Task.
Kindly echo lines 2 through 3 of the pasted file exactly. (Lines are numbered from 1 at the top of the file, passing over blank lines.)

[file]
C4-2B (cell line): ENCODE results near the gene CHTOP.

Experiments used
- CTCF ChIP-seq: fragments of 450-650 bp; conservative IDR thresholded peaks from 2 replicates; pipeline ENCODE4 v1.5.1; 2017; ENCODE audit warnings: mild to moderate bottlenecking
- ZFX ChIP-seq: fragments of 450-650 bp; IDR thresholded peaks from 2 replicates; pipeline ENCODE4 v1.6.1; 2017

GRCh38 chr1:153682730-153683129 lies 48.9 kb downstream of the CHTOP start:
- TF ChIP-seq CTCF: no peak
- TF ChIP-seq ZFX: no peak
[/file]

Experiments used
- CTCF ChIP-seq: fragments of 450-650 bp; conservative IDR thresholded peaks from 2 replicates; pipeline ENCODE4 v1.5.1; 2017; ENCODE audit warnings: mild to moderate bottlenecking